I do not believe that marriage is a means to an end, or simply a prerequisite to something else. Nor do I think anyone truly married can believe that. The purpose of marriage is to be married: to enter a lifelong relationship with your spouse. It is, as John Milton argued long ago, a remedy for the loneliness of the human soul: "against all the sorrows and casualties of this life to have an intimate and speaking help, a ready and reviving associate in marriage." Sex can be arranged by other means; childbirth can be arranged by other means, but, as Milton says, only marriage can satisfy the soul's thirst to join "to itself in conjugal fellowship a fit conversing soul ... many waters cannot quench it, neither can the floods drown it." The intellectual and spiritual companionship of marriage, not the potential for begetting children, is essential and irreplaceable.

Justice Roberts' spiritual and emotional bond with his wife, the essence of his marriage, is exactly what he would deny his fellow citizens because they have taken another man for a husband or another woman for a wife. The commitment to intense lifelong partnership comes to those who will not or cannot have children of their own body. That is as true for gay husbands and gay wives as it is for straight husbands and straight wives, as true as it is for John Roberts and his wife, as true as it is for my spouse and for me. Except for the privilege society offers to one class of citizen instead of another, John Roberts' marriage is a gay marriage, a source of profound spiritual and emotional nourishment that transcends the biological. The comforts and fulfillment of Justice Roberts's marriage, which I hope continue for many more years, are no less valid because he and his wife have not conceived children. But neither are the consolations of his fellow citizens' marriages any less real or valid because they, like Roberts and his wife, may not physically procreate. If John Roberts believes, as I trust he does, that marriage is a genuinely spiritual institution, then he should respect and honor the emotional and spiritual bonds of marriage. If mere biology invalidates such a bond, then John Roberts can no more be married to his true partner than two men or two women can be. Their marriages are as real as his, or mine. And to dishonor the sacred reality of those marriages dishonors his own.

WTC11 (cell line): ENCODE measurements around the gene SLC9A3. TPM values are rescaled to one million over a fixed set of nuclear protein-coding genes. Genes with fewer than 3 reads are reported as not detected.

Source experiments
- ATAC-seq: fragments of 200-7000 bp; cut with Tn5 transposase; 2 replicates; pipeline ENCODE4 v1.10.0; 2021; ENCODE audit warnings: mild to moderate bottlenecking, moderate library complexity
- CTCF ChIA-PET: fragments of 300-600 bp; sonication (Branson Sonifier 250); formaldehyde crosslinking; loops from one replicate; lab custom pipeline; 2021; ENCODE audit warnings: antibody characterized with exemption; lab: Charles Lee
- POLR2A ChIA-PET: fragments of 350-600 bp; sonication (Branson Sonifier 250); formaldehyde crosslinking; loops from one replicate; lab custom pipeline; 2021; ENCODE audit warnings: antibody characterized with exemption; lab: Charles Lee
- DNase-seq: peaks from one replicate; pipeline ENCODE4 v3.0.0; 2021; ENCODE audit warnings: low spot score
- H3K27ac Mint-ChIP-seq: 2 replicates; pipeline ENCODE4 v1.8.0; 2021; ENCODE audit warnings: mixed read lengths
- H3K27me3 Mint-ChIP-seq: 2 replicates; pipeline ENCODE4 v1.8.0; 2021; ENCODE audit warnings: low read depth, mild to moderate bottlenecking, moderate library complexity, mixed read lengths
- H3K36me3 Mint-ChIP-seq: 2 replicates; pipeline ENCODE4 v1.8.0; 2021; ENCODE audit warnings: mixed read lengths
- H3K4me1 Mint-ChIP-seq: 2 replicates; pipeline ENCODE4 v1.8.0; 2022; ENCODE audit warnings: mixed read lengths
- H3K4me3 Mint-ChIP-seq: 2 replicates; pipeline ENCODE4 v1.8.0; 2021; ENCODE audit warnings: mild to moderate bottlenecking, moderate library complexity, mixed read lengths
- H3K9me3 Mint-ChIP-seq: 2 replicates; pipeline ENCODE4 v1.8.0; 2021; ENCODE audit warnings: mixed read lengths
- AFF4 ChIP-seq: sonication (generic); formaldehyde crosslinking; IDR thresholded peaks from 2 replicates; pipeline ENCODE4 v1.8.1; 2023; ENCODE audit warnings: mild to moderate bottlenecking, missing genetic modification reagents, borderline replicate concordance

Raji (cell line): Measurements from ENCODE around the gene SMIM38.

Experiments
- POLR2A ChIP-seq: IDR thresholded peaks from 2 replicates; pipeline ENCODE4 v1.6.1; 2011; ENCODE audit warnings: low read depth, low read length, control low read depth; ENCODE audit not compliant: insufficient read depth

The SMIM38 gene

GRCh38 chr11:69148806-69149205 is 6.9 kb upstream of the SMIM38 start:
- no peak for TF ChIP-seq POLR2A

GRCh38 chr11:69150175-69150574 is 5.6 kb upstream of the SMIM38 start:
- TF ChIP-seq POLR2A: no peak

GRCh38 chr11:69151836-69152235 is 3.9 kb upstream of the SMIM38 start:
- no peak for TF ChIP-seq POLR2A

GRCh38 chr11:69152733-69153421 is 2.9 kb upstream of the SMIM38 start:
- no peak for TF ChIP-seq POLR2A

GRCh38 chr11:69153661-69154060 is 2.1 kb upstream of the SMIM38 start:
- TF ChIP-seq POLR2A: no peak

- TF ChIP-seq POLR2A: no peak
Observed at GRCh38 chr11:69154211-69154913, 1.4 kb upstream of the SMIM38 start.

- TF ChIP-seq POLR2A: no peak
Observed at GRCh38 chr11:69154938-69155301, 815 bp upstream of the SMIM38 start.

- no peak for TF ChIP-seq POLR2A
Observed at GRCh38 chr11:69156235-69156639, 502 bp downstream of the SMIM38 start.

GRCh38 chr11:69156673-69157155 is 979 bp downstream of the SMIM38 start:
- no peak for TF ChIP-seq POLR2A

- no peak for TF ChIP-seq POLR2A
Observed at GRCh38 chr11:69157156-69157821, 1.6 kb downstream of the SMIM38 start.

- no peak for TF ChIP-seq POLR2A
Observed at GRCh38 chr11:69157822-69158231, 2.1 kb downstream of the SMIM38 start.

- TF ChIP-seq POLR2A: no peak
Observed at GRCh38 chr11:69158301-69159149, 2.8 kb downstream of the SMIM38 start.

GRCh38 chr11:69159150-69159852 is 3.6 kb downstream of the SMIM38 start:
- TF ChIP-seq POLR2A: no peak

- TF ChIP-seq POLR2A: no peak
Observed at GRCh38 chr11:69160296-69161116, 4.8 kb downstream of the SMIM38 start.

cross-posted from Dagblog


Renaissance Girl said...

So beautiful. So right. Thank you from the bottom of my own gay marriage.

Unknown said...

I want to be clear that this comment isn't support of or against anything, it's more a comment of surprise that at this article.

1) This is a belief held by some, not by all, and certainly not the only belief as to why some oppose gay marriage.
2) The entire argument of the article is based on this premise. It borders on a straw man argument. (This is true whether I support or oppose gay marriage).
3) Just because Roberts didn't conceive children doesn't mean that he couldn't have done so.
4) The conclusion, the argument, that his marriage is therefore a "gay marriage" is based on a completely illogical thread of arguments.

I hear people regularly say if we allow gay marriage, what's to stop someone from marrying a dog? That is a ridiculous argument, but it reminds me of the one you've made here. It's the kind that breaks down discourse because it attempts to manipulate a party's belief system into something it is not.